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    March 17, 2011

    Back in Tokyo: Earthquakes, tsunami, and nuclear

    Category: General — Marc Trudel-Bélisle @ 10:39 AM

    Well, we can say this last week has been packed with action…

    I came back in Tokyo after 3 weeks in Canada on the 9th of March; once I arrived in Narita, I went to drop my things home, and went to work to drop my passport for the immigration counselor. While I was away, I have applied for a new work visa, and my passport was required to get the immigration office’s official response to the application. After discussing with my boss, I went home, to sleep for a while.

    Thursday was a great day, as I finally received the long-awaited response: approved, for a 3 year duration. To celebrate, we of course went for a couple of beer after work. Little sleep again, but I was so happy it did not matter much.

    Then Friday came.

    On the 11th, starting at around 2:45 JST, a serie of earthquakes struck many cities in the north-east of the country, including Tokyo. Ever since, it has been a succession of nearly-sleepless night; taking care of worried friends, following up on my martial art school’s activities, following the news, speaking out in Quebec’s medias to reassure people about the situation, postponing the move to my new apartment (which was planned for last weekend) etc. And of course, at the same time, it was very important for our company to keep on doing whatever work we were able to get done; this was essential to assure our survival on a long-term basis.

    Today, at around 6PM, a group of my colleagues have decided to temporarily relocate to Osaka; because of the current turn of event, many could not refrain themselves from worrying (a very understandable reaction, of course), and prefered to get out of Tokyo at least for the long week-end (Monday being a holiday). Food, transportation and electricity are disrupted at various level, and that seems to affect many people here; getting away from this for a while, as a group, will surely help many to clear off their minds and focus on something productive.

    However, considering the current state of event, I have volunteered to stay in Tokyo; from a company standpoint, I felt we needed to keep a presence here. Also, from a personal standpoint, I prefer to stay close to my school and the other people which practices there, and try to keep living a normal life. I have to say that I am not really as affected, sleep hours aside, by the current situation as some of my friends are. Moreover, I believe that in the very unlikely event where things would hit a catastrophic point, I would still be able, on my own, to get quickly out of the city through my own means. For added safety, my boss left me the keys to his apartment and asked me to stay there for the rest of the week-end.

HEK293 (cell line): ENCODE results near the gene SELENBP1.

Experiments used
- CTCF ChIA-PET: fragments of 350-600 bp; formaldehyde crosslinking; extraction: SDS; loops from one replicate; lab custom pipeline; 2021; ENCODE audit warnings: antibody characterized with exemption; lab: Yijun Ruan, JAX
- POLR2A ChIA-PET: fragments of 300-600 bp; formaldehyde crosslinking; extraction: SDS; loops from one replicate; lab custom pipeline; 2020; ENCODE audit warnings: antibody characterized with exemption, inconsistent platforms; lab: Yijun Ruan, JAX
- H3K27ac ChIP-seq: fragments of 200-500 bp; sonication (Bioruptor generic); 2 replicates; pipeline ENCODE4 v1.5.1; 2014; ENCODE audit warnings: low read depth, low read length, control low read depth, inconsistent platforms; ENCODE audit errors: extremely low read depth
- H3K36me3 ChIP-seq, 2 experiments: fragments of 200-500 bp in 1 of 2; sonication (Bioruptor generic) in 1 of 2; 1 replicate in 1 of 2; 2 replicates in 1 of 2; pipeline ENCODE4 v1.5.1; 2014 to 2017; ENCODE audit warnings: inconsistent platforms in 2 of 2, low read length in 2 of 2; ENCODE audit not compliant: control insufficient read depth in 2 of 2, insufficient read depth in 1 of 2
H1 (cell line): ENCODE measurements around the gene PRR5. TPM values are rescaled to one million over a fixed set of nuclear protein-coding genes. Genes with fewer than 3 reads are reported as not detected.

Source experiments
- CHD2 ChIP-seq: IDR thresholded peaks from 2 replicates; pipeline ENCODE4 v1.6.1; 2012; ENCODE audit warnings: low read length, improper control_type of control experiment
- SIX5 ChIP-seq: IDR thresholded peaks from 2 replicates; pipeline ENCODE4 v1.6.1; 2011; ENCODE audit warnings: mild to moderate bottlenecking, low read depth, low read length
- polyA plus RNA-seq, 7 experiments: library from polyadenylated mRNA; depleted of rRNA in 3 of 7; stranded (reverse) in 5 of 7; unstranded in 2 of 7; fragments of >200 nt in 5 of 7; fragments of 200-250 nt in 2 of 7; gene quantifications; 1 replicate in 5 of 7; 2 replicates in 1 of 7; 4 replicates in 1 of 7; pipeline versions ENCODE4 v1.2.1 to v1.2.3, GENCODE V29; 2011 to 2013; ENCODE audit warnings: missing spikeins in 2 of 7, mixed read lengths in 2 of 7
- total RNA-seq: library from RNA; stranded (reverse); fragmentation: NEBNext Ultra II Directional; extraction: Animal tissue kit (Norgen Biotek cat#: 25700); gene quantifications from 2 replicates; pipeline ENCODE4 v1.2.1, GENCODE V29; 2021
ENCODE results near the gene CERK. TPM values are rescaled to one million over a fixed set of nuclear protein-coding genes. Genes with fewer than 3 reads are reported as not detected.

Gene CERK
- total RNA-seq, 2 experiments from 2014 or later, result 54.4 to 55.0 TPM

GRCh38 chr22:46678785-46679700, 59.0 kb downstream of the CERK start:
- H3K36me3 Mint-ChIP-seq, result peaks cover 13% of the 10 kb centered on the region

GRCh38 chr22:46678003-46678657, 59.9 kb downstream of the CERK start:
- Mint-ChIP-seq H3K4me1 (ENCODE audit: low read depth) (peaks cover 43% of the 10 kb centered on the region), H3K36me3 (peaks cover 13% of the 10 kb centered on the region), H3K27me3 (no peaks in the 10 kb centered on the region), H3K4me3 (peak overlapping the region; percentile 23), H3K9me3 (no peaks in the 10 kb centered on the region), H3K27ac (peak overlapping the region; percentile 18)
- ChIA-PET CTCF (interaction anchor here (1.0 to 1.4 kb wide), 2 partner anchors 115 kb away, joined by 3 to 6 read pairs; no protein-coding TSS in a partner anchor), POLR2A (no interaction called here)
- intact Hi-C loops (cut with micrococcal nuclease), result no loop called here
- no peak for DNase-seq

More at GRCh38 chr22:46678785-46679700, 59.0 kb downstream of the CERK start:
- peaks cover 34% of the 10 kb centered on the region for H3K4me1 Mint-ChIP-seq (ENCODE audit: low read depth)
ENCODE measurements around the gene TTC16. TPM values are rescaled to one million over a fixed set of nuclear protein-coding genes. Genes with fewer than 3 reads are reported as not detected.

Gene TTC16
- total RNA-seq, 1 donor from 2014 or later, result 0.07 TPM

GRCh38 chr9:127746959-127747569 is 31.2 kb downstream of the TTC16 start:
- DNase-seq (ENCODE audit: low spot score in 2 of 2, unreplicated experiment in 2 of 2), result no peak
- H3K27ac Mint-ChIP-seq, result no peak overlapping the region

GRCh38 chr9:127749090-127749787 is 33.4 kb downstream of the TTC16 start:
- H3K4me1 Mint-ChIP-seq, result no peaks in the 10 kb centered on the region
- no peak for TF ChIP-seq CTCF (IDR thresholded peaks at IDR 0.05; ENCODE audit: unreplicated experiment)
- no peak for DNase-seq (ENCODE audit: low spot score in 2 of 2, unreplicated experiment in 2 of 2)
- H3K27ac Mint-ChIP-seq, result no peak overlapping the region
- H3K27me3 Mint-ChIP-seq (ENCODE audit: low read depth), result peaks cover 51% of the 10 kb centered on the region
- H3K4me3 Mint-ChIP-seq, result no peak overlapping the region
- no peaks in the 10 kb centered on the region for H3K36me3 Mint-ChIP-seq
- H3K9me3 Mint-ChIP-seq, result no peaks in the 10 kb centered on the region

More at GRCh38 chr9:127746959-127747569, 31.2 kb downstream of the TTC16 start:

For now, the  situation in Tokyo is uncomfortable, but stable and entirely bearable. It is extremely unlikely that the city will receive any significant level of radiation, let alone a life-threatening level; earthquakes are also diminishing in strength with time, and all lead to think that this should also go back to normal soon.

    I must admit, now that I have some time alone to reflect on the week that just passed, that at no time I was taken by fright or panic. A strange thing perhaps, which I am not sure I can really explain clearly. Many things are happening at the same time in my life, aside from the disaster we are going through at the moment, which should draw worries and anxiety out of me; however, for some reason, only quietness inhabits my mind; I truly rejoice of such thing, as it allows me to focus solely on helping people around me and be purposeful in my actions.

    Many have written to me to enquire about my whereabouts and my well-being; I would like to thank you very much for doing so, and at the same time would like to reassure you and let you know that in no time either I have ever been endangered by the current situation. I believe it would be safe to say the same about most of my friends and colleagues.

    Of course, the times to come will most probably prove to be difficult ones for the people I work with, my friends and of course the Japanese population; however, I have strong hopes that we will all get through this and gain great strength in doing so.

    If you wish to follow up more closely on what is going on, please follow my updates on both Twitter and Facebook:

    And of course, if you have any questions in regards to the current events, write to me!

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